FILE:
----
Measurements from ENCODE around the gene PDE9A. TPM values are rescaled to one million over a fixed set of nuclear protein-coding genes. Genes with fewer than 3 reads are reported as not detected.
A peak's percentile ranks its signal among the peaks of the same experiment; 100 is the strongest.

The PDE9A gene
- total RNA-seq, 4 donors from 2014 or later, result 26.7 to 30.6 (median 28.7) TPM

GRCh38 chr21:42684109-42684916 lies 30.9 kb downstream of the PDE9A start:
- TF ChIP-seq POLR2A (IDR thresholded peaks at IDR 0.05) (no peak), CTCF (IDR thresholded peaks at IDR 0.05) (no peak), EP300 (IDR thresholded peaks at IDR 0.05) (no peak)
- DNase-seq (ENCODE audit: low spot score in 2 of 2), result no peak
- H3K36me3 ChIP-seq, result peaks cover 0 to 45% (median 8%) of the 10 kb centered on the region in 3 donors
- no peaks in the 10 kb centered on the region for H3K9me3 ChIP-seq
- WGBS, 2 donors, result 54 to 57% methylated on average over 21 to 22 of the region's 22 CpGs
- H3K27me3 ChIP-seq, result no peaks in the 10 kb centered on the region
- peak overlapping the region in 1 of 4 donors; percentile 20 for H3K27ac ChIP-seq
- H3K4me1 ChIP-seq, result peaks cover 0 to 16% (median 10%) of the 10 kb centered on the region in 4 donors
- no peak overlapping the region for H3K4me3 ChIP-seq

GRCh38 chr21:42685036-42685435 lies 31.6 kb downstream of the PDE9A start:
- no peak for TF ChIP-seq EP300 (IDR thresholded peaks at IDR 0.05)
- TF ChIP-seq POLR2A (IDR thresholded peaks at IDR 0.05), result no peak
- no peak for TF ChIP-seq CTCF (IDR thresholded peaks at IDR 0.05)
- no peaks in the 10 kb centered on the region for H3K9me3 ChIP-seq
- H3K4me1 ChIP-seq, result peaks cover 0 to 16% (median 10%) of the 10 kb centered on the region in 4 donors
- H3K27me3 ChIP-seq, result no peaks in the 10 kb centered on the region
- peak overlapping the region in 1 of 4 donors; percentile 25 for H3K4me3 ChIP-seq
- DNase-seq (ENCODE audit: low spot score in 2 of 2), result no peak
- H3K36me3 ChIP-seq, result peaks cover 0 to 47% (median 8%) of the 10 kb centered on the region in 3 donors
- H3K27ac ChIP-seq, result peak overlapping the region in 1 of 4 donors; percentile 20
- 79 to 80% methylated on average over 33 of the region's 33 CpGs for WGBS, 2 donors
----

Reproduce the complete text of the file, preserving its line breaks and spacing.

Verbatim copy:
Measurements from ENCODE around the gene PDE9A. TPM values are rescaled to one million over a fixed set of nuclear protein-coding genes. Genes with fewer than 3 reads are reported as not detected.
A peak's percentile ranks its signal among the peaks of the same experiment; 100 is the strongest.

The PDE9A gene
- total RNA-seq, 4 donors from 2014 or later, result 26.7 to 30.6 (median 28.7) TPM

GRCh38 chr21:42684109-42684916 lies 30.9 kb downstream of the PDE9A start:
- TF ChIP-seq POLR2A (IDR thresholded peaks at IDR 0.05) (no peak), CTCF (IDR thresholded peaks at IDR 0.05) (no peak), EP300 (IDR thresholded peaks at IDR 0.05) (no peak)
- DNase-seq (ENCODE audit: low spot score in 2 of 2), result no peak
- H3K36me3 ChIP-seq, result peaks cover 0 to 45% (median 8%) of the 10 kb centered on the region in 3 donors
- no peaks in the 10 kb centered on the region for H3K9me3 ChIP-seq
- WGBS, 2 donors, result 54 to 57% methylated on average over 21 to 22 of the region's 22 CpGs
- H3K27me3 ChIP-seq, result no peaks in the 10 kb centered on the region
- peak overlapping the region in 1 of 4 donors; percentile 20 for H3K27ac ChIP-seq
- H3K4me1 ChIP-seq, result peaks cover 0 to 16% (median 10%) of the 10 kb centered on the region in 4 donors
- no peak overlapping the region for H3K4me3 ChIP-seq

GRCh38 chr21:42685036-42685435 lies 31.6 kb downstream of the PDE9A start:
- no peak for TF ChIP-seq EP300 (IDR thresholded peaks at IDR 0.05)
- TF ChIP-seq POLR2A (IDR thresholded peaks at IDR 0.05), result no peak
- no peak for TF ChIP-seq CTCF (IDR thresholded peaks at IDR 0.05)
- no peaks in the 10 kb centered on the region for H3K9me3 ChIP-seq
- H3K4me1 ChIP-seq, result peaks cover 0 to 16% (median 10%) of the 10 kb centered on the region in 4 donors
- H3K27me3 ChIP-seq, result no peaks in the 10 kb centered on the region
- peak overlapping the region in 1 of 4 donors; percentile 25 for H3K4me3 ChIP-seq
- DNase-seq (ENCODE audit: low spot score in 2 of 2), result no peak
- H3K36me3 ChIP-seq, result peaks cover 0 to 47% (median 8%) of the 10 kb centered on the region in 3 donors
- H3K27ac ChIP-seq, result peak overlapping the region in 1 of 4 donors; percentile 20
- 79 to 80% methylated on average over 33 of the region's 33 CpGs for WGBS, 2 donors